There are some foods that after one bite, I find myself saying…
“Damn. That’s luxurious.”
And it doesn’t even mean having to use expensive ingredients – though, it definitely doesn’t hurt.
A lot of times, that sentiment is evoked for me just based on texture.
Just think about how you feel when you take a bite of crème brûlée. Hopefully, if it is was prepared well, it should be thick and rich with a great mouthfeel. It should make you want to move your mouth around so that the creamy custard hits all of your taste buds and sensors.
That’s exactly how I felt the first time I had chawanmushi – a traditional Japanese egg custard. I couldn’t even tell you the name of the restaurant I first had chawanmushi at. All I recall is that it was a tiny little spot we had stumbled into when we were in Osaka years ago. My friends and I didn’t speak a bit of Japanese but had somehow managed to order the most delicious bowls of soba. I guess we amused our host (and the fact that he was incredibly generous) because he brought out several dishes for us to try.
Chawanmushi was one of them.
I recall the bowl was simply adorned with fish cake slices and mushrooms but it was the custard itself that was surprising. It was incredibly light, beautifully silky while having a fresh sea flavor to it.
And that was it.
Since then, I’ve enjoyed several variations of it—sometimes with chunks of seafood in the base, sometimes more veggie forward. But always oishi.
At our recent egg themed Fam Din, it was the perfect time make my own chawanmushi. The base of the custard is quite simple to assemble. All we did was combine eggs, seafood stock, dashi and bonito together. And because I’m obsessed with trying to use my sous vide device as much as possible, I put them in little mason jars.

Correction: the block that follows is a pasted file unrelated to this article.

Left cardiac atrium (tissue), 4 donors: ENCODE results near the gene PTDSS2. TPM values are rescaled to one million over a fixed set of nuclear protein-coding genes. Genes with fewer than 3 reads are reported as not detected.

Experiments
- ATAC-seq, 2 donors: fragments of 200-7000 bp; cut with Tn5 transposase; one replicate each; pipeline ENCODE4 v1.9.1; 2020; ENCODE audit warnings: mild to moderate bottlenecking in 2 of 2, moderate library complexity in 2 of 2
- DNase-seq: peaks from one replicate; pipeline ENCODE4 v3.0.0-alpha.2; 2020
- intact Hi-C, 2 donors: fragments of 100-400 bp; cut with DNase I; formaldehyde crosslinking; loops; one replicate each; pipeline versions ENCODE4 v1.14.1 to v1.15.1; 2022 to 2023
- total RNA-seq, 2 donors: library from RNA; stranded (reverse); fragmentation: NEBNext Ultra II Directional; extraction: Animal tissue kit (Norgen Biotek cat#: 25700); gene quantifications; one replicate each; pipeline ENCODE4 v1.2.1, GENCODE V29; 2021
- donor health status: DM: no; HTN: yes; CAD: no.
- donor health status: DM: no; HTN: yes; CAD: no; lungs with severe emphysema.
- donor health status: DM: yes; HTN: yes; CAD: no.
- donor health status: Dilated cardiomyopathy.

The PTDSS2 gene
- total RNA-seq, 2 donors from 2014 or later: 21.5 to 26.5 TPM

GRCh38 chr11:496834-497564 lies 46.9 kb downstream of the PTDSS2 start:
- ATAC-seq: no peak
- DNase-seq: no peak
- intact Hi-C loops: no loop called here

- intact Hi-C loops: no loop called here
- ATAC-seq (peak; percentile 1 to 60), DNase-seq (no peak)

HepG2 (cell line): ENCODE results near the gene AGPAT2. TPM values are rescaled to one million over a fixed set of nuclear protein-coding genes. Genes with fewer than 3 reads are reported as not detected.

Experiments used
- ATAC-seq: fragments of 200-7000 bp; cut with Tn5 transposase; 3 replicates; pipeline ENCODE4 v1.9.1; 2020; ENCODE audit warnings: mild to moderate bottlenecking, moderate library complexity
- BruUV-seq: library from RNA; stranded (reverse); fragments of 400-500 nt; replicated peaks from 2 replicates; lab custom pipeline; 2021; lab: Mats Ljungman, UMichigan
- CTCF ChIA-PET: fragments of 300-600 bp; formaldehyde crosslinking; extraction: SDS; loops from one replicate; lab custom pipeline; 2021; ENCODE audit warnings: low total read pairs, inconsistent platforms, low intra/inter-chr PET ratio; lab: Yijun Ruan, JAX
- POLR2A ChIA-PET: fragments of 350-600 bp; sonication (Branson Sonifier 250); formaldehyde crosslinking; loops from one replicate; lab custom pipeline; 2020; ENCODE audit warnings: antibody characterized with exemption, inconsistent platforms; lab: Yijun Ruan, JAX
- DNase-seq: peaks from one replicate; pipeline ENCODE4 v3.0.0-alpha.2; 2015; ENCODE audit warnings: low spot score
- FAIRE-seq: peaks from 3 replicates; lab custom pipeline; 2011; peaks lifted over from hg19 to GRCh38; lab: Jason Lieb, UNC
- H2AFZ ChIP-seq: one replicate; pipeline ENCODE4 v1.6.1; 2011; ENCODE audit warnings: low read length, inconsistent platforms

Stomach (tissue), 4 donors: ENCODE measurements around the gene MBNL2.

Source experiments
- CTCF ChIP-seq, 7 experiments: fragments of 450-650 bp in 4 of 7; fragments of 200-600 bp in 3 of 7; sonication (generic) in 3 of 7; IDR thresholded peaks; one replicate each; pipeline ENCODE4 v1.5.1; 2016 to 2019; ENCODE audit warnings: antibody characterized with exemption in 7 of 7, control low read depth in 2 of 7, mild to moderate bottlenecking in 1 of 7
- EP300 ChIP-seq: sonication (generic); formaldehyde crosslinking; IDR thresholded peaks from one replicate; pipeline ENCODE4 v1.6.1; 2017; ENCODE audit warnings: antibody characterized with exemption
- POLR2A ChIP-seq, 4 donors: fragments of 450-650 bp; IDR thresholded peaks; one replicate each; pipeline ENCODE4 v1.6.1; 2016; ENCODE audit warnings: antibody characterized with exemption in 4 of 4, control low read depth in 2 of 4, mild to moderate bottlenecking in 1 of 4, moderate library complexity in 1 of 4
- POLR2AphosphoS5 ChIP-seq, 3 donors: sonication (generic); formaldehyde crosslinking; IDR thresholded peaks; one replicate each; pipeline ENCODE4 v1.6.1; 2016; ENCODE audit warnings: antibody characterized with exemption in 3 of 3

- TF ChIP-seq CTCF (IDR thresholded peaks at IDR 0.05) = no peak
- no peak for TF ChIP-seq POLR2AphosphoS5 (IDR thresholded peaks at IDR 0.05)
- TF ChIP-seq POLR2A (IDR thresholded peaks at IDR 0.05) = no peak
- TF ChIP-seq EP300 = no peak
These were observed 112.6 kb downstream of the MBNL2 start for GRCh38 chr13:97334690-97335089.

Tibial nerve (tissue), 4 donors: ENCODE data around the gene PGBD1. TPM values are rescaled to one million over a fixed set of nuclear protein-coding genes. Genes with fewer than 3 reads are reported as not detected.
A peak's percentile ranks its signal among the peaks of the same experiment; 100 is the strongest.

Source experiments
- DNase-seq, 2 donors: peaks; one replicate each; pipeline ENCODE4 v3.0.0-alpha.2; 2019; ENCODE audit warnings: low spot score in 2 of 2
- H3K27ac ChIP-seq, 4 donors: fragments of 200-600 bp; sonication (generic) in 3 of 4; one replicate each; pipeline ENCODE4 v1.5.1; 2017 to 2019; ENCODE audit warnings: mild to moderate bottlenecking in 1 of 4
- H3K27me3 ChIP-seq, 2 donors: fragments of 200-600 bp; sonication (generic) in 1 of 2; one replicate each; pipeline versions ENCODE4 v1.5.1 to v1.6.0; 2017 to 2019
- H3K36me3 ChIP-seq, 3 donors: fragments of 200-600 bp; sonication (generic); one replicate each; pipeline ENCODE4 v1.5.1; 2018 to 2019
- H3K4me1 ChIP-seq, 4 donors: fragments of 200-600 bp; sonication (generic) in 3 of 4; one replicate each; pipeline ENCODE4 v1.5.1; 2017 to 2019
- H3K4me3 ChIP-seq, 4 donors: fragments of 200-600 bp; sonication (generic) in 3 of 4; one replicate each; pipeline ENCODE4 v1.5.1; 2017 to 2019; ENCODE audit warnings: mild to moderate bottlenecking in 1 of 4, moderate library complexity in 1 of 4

After sealing the jars, I sous vide them at 176 degrees F for an hour. Before serving, we topped each with a sprinkle of Maldon salt flakes, fresh uni, a generous spoonful of ikura and some fresh scallions.
Not only did the uni and ikura add to the decadence level and gentle seafood flavor but the little pops from the ikura were a fun little surprise. The Sous Vide Chawanmushi with Uni and Ikura was then served with two different types of Japanese rice crackers (one with wasabi, one without) for some added crunch and texture.
Next time I may add some big chunks of prawns and beech mushrooms to the custard, too. Or maybe even lobster or crab?
Options are endless.
Perfect to serve at brunch or as a light appetizer, the beauties are sure to have you and your guests do a little happy food-shimmy.
Chawanmushi with Uni and Ikura
2 ounces dried bonito shavings
21⁄4 cups seafood stock
2 teaspoons dashi powder
3 large eggs
12 pieces fresh uni (sea urchin)
3-4 ounces fresh ikura (salmon roe)
serve with senbei (Japanese rice crackers)
In a small pot, combine the bonito shavings and seafood stock. Bring to a simmer and allow the shavings to simmer and steep for 5 minutes. Strain the stock in a bowl and discard the bonito flakes. Stir in the dashi. Allow to slightly cool.
In another bowl, whisk the eggs. You’ll want to ensure the yolks and whites have combined but do so gently as to not create too many bubbles. Pour in about one of cup of the heated broth while gently stirring to combine. Once incorporated and slightly tempered, add the rest of the stock and gently stir.
Divide the custard mixture, pouring through a fine mesh strainer, between six 4-ounce mason jars. Try not to shake or disturb the custard too much as you want to avoid air bubbles. Seal the jars tightly with their respective lids.
Submerge the jars in a secure container of water (pot, food safe bin, etc.) that has been heated to 176 degrees F. Sous vide the custards at the 176 degrees F temperature for one hour. Once done, carefully remove the jars from the water bath allow to slightly cool. If you prefer not to sous vide, cover each dish/jar and steam for 15-20 minutes.
When it’s time to serve, remove the lids and sprinkle each with a few pinches of salt flakes (we like Maldon for the texture and flavor), 2 pieces of uni, a spoonful of ikura and some scallions/chives. Serve with your choice of senbei on the side.
Adapted from Nomiku blog